NEWS
By Dan Rodricks | March 26, 2001
SOMETHING wrong with this picture: Baltimore County proudly announces that its curbside recycling program has been setting records and raising sweet amounts of cash to offset the cost of trash removal while the city of Baltimore gloomily announces that it needs to cut its underachieving blue-bag program to save $500,000. I know: The county doesn't have a violent-crime crisis, a shrinking population and tax base, and the highest concentration of the state's poor. But maybe it also has smarter management of its government and, when it comes to recycling, maybe a stronger public-awareness effort to get more of its residents to participate.
NEWS
March 21, 2001
THIS IS A SAD day for everyone who supplemented their education with the wisdom of Kermit the Frog. Baltimore's decision to scale down the curbside recycling program shows he was dead right when he sang, "It's Not Easy Being Green." With a big budget deficit looming, it's hard to argue against Mayor Martin O'Malley's belt-tightening efforts. But the end of pickups for glass, metal and plastic through the 10-year-old program -- just like the closing of public libraries -- also scrubs a secondary service whose elimination carries a devastating symbolic impact.
NEWS
By Gady A. Epstein and Gady A. Epstein,SUN STAFF | March 20, 2001
It appears Baltimore's budget woes have laid waste to another victim: curbside recycling of bottles, cans and other plastics, glass and metals. The city plans to discontinue the pickup of so-called "blue bags" of bottles and cans by June 30, saving more than $500,000 during the next fiscal year, officials said yesterday. Curbside recycling was a major goal of local environmental and community activists for years before the program started in 1990. Recycling pickup of mixed paper will not be affected by the cut, and the city will maintain drop-off sites for glass, plastic and metal.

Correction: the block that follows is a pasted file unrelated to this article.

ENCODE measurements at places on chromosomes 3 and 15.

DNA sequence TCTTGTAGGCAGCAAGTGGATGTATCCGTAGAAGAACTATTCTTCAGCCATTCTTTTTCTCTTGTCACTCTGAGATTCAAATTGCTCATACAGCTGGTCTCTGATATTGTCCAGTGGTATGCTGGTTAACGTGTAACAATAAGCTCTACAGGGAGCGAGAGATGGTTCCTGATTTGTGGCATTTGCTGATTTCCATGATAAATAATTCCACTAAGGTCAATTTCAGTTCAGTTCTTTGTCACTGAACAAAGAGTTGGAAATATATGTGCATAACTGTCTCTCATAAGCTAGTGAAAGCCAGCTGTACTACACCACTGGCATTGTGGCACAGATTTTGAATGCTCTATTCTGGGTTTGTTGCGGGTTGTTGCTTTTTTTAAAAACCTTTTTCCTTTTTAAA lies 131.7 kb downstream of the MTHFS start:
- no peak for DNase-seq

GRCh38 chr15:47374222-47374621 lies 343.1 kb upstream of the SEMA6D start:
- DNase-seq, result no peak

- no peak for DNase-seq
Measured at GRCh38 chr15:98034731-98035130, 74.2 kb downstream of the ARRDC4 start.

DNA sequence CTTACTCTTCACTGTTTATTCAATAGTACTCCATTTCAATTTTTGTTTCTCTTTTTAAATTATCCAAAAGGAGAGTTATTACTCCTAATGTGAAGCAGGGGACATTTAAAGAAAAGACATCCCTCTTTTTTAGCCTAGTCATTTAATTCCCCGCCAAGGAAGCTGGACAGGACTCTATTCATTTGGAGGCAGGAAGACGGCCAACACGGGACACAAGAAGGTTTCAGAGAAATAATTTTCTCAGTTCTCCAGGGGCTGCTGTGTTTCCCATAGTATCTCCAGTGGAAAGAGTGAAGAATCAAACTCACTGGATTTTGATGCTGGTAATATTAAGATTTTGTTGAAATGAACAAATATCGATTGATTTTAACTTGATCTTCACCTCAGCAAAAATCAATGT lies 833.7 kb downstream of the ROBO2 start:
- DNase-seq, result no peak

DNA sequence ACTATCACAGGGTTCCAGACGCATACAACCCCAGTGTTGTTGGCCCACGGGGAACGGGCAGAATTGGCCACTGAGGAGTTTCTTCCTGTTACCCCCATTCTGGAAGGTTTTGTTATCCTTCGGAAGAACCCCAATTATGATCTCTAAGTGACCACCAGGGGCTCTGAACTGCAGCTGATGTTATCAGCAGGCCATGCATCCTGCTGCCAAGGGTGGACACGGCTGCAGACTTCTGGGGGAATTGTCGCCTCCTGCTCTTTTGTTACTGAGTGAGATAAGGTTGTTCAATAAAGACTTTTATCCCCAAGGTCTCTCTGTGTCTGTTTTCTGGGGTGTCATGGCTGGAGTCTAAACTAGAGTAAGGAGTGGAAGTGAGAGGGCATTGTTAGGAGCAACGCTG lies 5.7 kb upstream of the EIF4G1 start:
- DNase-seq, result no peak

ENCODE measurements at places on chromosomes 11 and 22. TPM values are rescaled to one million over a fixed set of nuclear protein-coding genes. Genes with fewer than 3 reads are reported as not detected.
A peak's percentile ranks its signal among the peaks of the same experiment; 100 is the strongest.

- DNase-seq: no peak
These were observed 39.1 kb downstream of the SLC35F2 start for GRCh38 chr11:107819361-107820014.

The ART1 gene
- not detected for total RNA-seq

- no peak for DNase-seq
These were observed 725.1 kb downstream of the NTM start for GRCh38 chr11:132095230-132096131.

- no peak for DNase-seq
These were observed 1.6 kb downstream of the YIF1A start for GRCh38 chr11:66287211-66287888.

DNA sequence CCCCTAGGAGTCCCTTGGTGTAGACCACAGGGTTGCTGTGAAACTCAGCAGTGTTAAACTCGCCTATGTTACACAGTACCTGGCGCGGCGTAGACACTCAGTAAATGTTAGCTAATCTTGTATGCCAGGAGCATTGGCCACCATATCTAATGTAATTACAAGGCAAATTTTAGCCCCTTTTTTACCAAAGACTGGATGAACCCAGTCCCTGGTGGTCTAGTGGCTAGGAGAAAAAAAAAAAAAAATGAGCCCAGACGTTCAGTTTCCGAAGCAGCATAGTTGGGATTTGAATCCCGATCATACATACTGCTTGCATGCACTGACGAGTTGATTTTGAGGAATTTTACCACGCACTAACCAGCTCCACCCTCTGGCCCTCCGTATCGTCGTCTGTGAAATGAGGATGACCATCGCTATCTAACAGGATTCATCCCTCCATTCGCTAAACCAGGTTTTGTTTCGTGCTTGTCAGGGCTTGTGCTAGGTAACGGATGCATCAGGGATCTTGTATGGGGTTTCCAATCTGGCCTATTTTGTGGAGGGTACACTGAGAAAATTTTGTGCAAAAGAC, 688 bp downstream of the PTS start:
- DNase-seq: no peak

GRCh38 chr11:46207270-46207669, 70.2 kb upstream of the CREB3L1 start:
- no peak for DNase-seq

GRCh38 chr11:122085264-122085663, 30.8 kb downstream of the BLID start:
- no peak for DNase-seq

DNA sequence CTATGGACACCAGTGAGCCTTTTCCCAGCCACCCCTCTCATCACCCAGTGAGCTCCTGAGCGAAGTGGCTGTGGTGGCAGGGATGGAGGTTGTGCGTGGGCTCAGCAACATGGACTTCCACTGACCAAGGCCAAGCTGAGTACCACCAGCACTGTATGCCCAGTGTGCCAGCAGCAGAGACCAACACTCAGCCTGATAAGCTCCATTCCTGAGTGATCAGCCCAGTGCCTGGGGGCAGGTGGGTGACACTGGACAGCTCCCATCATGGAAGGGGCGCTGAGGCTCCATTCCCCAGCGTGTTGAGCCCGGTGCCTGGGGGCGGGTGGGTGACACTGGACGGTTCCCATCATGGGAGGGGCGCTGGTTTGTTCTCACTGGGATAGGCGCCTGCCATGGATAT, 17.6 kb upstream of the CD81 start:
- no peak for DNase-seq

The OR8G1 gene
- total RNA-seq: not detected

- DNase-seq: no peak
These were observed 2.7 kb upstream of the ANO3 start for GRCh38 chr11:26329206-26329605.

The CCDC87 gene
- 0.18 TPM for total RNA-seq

NEWS
August 8, 2000
WHEN HOWARD and Baltimore county residents gained curbside recycling, they gave up one of their two trash-collection days. Sure, some people grumbled, but many saw it as an even swap. Anne Arundel County should have done the same when it began curbside recycling in 1991. But it didn't. Local governments started curbside recycling, after all, to discourage citizens from carelessly discarding reusable materials such as plastic, aluminum, cereal boxes and newspapers. Here, the message wasn't clear.
NEWS
By Mary Gail Hare and Mary Gail Hare,SUN STAFF | March 17, 1998
A telephone survey in Sykesville reached less than 20 percent of the town's households, but officials are calling it a boon to charting the municipal future.Results show that 74 percent of the respondents were pleased with local government. That was a comforting pat on the back for the mayor and six-member council. The margin for error was about 6 percent."Our approval rating was unusually high for a government," said Mayor Jonathan S. Herman. "The research shows governments usually get around 30 percent approval."
NEWS
By Mary Gail Hare and Mary Gail Hare,SUN STAFF | March 17, 1998
A telephone survey in Sykesville reached less than 20 percent of the town's households, but officials are calling it a boon to charting the municipal future.Results show that 74 percent of the respondents were pleased with local government. That was a comforting pat on the back for the mayor and six-member council. The margin for error was about 6 percent."Our approval rating was unusually high for a government," said Mayor Jonathan S. Herman. "The research shows governments usually get around 30 percent approval."